1. It takes approximately one month to produce biogas
Put animal or plant biomass (manure, slurry, crop residues, etc.) in an anaerobic digester. Heat to approximately 37-38 °C or to 50 °C, regularly stirring. After at least 30 days of fermentation, you are left with biogas on one end and digestate on the other. And all thanks to bacteria!
2. Digestate is a remarkable fertiliser which can substitute its chemical counterparts.
On one end, biogas is recovered and used to produce heat, electricity and fuel for vehicles. When purified, the resulting product is called biomethane. Like natural gas, it is used for heating, cooking, powering industrial processes, etc. However, another valuable resource is produced during fermentation: digestate. This liquid residue full of undegraded organic matter and minerals is recovered by farmers. When spread on soil, it acts as a remarkable fertiliser that is easily assimilated by plants! And its carbon and environmental cost is well below that of mineral nitrogen and phosphorus fertilisers, which consume considerable amounts of fossil fuels during their production and import stages.
3. Biogas: an ideal energy source for the circular economy
Short channels represent a tremendous challenge for the energy transition. And, in this category, biogas excels! This is because agriculture is present in many countries and, as such, biomass is abundant. Anaerobic digesters can be installed next to farms, major organic matter suppliers (manure, slurry, straw, etc.), and agro-industrial waste units, thus limiting the transport of the biomass between the suppliers and the anaerobic digesters. The same goes for biogas/biomethane and the end consumer: towns and industrial zones next to an anaerobic digester can easily access its production (mains gas, bioNGV bus fleet). Conclusion: local applications and low carbon emissions.
4. Biogas production is good for the environment
Behind the short supply channel lie the environmentally-friendly arguments in favour of this energy. Firstly, the digester captures and transforms organic matter that releases greenhouse gases upon degradation. Secondly, the resulting biogas replaces higher-emission fossil energies, for a wide range of uses (heating, transport, electricity production, etc.)! Thirdly, by adding digestate to their soil, farmers can produce cover crops that store CO2 in the soil, producing a “carbon sink” effect!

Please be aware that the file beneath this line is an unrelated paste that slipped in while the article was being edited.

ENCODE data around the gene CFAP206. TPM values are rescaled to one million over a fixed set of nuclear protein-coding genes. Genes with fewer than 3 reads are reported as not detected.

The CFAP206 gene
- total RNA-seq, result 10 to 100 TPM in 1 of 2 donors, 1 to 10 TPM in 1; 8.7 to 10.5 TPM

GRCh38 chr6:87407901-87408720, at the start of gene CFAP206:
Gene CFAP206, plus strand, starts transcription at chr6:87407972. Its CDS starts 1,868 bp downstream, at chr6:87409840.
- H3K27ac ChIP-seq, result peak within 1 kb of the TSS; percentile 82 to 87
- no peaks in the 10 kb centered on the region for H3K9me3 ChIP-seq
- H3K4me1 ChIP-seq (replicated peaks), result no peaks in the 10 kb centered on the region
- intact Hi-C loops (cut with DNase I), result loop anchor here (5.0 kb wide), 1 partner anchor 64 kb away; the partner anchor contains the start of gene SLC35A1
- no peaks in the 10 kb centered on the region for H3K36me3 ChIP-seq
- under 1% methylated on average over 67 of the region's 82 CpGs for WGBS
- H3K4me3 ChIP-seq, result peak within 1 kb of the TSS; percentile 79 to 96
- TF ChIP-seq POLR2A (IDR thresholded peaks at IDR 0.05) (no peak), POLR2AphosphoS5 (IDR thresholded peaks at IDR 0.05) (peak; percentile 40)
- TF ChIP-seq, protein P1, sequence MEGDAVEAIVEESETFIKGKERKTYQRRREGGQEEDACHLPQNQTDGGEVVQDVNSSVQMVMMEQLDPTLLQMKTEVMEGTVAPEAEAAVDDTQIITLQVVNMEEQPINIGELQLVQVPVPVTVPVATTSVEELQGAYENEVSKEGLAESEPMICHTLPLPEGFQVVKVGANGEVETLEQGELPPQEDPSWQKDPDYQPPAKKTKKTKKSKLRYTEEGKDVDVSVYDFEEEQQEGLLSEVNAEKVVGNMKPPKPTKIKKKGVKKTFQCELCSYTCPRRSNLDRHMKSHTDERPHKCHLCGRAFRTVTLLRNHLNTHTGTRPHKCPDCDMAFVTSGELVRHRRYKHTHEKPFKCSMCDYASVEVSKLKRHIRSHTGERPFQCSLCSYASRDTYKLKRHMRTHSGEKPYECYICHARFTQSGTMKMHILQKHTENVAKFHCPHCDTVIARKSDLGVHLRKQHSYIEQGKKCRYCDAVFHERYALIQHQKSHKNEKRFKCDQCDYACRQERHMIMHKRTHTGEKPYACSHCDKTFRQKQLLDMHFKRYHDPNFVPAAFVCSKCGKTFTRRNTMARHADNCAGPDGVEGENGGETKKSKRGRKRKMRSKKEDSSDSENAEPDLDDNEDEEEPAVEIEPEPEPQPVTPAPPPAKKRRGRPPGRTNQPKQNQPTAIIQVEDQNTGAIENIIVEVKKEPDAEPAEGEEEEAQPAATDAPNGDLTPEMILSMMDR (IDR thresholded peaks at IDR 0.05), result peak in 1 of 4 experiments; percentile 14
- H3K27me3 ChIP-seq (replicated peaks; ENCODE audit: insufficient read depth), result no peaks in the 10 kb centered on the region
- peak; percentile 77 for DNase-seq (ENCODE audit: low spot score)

5. Anaerobic digestion greatly reduces the odours of the organic matter used in biogas production
And the reason for this is simple! In the absence of oxygen, anaerobic digestion breaks down this organic matter. There is no air contact and therefore no odours. The volatile fatty acids responsible for the decomposition odours are destroyed. Many farmers use this process themselves to reduce the odours resulting from agricultural spreading of manure and slurry. Operators are required to minimise potential odours given off by this “brown gold” during the transport, storage, unloading and loading stages. For example: by working in closed buildings and by treating the air in farm buildings.
Biogas can be used to:
- Produce heat
- Produce electricity
- Produce heat and electricity in a combined manner (cogeneration)
- Fuel vehicles (bioNGV for captive fleets, e.g. buses, collection fleets, etc.)
- Replicate the uses of natural gas when in the form of biomethane (=purified biogas): heating, cooking, industrial processes, electricity production, bioNGV or bioLNG fuel.